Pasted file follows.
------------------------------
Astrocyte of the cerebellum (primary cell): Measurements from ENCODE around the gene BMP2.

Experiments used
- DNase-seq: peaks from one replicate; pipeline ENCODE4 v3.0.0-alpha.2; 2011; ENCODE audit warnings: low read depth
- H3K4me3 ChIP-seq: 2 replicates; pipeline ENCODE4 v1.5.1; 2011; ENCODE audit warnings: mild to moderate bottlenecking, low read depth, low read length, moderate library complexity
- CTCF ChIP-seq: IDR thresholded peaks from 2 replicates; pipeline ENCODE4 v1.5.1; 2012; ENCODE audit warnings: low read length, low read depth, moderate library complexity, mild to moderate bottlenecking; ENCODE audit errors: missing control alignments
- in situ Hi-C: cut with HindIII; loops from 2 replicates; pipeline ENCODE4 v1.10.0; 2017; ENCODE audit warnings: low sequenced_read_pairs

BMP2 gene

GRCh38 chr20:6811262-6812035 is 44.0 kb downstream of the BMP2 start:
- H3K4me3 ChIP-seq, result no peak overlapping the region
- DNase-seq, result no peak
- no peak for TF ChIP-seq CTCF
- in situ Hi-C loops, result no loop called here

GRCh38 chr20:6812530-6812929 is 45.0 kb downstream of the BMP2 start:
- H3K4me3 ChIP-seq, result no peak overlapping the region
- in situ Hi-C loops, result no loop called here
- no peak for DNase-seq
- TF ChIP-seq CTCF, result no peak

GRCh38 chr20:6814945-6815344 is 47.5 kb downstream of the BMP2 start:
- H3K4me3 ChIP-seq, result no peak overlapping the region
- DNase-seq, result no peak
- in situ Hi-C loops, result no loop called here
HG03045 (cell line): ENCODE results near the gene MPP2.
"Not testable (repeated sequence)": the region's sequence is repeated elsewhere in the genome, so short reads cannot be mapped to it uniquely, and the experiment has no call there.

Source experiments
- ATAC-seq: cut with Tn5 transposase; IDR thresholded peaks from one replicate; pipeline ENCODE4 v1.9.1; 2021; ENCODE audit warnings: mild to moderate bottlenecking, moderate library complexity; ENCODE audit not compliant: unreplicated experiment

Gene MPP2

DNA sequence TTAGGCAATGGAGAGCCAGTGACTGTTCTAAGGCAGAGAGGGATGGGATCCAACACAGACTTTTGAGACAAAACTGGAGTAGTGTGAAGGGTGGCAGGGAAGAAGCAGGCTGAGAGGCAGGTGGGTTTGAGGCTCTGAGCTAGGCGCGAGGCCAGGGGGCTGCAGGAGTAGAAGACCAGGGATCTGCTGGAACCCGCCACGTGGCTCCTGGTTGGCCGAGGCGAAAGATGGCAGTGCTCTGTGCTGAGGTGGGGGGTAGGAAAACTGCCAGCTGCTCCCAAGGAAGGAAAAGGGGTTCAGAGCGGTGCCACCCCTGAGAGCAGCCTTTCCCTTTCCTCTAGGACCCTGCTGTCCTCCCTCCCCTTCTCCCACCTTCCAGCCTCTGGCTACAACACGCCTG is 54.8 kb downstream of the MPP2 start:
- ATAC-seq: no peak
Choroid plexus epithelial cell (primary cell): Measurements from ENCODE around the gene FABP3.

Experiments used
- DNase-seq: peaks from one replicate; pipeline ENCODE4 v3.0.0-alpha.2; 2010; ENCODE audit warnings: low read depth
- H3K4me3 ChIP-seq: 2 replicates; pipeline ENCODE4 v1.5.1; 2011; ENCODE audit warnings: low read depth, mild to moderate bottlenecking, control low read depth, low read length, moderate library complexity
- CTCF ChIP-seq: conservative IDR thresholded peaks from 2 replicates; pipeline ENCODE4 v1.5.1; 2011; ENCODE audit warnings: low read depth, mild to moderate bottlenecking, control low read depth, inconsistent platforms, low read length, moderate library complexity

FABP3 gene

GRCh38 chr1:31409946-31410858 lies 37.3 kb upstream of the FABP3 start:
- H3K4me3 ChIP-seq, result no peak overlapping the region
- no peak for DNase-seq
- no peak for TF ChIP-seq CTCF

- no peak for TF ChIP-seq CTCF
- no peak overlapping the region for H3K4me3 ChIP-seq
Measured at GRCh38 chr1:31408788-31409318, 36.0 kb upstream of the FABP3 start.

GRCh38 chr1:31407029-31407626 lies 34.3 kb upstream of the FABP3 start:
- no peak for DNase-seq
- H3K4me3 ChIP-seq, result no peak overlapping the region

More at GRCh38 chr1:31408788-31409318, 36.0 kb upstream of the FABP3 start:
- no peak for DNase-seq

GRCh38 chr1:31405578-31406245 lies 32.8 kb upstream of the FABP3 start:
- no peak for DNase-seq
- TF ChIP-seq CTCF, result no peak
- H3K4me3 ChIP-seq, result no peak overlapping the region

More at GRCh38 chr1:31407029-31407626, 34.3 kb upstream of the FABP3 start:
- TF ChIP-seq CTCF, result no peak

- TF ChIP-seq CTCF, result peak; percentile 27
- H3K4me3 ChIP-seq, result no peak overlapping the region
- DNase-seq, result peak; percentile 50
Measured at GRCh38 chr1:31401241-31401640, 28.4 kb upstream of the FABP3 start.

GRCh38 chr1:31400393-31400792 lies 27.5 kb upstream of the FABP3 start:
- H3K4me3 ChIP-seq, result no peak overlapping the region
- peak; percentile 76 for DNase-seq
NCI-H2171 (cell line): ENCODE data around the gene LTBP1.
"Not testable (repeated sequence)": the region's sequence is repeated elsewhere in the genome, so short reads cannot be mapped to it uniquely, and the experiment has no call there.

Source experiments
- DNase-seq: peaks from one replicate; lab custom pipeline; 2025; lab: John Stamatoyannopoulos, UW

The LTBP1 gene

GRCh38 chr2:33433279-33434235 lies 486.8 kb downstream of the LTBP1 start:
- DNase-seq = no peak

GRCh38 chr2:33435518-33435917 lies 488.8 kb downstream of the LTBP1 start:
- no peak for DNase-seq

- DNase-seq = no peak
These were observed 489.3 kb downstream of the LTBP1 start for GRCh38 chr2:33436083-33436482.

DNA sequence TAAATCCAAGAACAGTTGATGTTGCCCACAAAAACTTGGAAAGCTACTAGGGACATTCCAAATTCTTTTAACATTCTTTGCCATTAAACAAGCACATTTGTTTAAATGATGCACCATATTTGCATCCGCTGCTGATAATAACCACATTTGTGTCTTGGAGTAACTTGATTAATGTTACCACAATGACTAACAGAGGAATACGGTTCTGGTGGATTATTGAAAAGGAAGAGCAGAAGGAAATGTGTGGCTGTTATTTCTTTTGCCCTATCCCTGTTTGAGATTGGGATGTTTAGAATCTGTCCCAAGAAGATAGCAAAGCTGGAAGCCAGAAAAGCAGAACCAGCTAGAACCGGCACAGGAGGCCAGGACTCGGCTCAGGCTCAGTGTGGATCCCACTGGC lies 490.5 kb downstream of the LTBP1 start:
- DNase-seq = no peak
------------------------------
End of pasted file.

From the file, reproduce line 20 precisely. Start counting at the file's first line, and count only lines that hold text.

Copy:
- DNase-seq, result no peak